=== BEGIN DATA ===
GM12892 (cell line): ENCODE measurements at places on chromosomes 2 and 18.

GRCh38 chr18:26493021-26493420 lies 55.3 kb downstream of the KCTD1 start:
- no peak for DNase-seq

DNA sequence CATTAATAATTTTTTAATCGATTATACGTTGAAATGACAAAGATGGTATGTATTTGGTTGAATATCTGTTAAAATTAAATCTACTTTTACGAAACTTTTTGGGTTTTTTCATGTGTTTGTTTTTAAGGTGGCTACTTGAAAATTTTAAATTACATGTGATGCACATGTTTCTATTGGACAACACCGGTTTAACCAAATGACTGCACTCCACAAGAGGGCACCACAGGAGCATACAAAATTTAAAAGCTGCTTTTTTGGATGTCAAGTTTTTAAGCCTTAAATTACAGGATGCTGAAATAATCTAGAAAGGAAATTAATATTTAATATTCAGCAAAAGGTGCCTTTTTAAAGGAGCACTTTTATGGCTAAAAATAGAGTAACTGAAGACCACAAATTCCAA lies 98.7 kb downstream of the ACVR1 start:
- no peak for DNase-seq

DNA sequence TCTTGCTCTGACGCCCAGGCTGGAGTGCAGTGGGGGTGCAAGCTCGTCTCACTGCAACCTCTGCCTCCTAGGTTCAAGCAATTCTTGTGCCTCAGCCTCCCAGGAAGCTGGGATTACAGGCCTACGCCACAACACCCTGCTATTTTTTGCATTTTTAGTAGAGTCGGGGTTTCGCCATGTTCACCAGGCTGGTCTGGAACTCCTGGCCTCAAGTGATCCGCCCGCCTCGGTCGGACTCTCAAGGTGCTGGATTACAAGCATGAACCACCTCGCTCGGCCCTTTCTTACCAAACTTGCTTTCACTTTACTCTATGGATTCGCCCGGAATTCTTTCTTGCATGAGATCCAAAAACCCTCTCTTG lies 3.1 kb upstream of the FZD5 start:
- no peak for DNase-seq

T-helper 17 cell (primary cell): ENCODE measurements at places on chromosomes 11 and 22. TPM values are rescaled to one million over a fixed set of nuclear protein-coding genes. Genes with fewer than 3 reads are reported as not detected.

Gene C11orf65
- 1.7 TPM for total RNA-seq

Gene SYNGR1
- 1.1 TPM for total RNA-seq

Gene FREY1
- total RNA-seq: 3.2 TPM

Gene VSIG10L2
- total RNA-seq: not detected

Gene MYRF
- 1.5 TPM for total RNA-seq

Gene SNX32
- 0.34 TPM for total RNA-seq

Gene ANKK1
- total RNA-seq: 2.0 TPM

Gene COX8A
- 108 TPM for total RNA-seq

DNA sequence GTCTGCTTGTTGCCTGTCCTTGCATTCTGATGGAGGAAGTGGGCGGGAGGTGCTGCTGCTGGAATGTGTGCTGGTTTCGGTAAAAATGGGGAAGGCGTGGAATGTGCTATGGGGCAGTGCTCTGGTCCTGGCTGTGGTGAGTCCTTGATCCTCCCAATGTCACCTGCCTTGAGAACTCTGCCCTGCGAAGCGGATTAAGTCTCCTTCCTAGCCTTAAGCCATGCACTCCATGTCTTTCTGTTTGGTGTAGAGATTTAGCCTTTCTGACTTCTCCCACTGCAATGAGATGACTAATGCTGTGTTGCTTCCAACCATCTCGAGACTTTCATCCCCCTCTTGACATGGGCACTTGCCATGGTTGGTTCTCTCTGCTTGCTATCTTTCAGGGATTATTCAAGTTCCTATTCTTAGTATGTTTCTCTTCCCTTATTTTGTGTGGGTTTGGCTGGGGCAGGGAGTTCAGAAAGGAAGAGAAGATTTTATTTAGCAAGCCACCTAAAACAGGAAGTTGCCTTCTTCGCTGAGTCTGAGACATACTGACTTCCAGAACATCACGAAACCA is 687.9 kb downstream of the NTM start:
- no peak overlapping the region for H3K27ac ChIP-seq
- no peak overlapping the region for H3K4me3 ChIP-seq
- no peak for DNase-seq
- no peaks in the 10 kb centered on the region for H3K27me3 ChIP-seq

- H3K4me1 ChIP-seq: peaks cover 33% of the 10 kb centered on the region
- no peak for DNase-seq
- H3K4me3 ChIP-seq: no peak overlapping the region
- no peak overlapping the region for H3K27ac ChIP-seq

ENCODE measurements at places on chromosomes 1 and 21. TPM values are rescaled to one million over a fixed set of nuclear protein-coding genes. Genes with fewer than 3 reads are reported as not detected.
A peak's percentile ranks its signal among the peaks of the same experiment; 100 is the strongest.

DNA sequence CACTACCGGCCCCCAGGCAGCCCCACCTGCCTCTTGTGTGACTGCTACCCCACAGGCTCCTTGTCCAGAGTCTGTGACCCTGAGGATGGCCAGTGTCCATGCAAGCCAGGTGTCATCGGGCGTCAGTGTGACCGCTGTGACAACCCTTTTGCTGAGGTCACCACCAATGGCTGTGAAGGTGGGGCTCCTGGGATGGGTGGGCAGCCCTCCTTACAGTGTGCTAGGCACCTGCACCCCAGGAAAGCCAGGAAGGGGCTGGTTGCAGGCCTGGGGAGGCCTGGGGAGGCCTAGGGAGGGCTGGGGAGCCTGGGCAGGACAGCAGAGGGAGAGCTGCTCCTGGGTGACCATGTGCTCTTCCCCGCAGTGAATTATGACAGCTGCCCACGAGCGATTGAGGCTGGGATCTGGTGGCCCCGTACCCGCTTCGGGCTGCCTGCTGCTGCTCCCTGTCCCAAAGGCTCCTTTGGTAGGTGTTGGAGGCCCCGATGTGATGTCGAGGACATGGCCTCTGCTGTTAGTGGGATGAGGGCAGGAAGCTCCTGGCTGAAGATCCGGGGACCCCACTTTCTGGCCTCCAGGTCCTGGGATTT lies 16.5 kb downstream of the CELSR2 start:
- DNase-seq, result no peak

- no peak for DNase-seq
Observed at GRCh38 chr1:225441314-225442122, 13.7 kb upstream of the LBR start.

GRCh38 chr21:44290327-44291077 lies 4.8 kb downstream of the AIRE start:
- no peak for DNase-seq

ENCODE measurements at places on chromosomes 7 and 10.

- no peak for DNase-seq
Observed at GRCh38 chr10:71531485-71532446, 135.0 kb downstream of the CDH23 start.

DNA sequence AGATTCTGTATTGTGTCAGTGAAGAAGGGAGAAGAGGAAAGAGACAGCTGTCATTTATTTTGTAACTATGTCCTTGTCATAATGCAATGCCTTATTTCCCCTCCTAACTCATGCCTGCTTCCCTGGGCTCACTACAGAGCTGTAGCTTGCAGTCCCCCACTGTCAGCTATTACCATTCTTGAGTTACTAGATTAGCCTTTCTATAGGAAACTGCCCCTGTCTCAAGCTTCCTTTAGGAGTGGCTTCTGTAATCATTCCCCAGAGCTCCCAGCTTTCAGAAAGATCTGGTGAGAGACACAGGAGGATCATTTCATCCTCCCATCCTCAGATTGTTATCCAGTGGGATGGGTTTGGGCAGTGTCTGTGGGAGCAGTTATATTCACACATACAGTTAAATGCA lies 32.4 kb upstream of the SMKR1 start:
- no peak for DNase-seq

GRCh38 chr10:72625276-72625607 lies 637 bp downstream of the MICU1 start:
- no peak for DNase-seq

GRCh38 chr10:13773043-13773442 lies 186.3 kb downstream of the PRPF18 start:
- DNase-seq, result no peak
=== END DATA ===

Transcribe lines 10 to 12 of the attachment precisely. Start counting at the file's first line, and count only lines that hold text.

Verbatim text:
- 1.7 TPM for total RNA-seq

Gene SYNGR1
- 1.1 TPM for total RNA-seq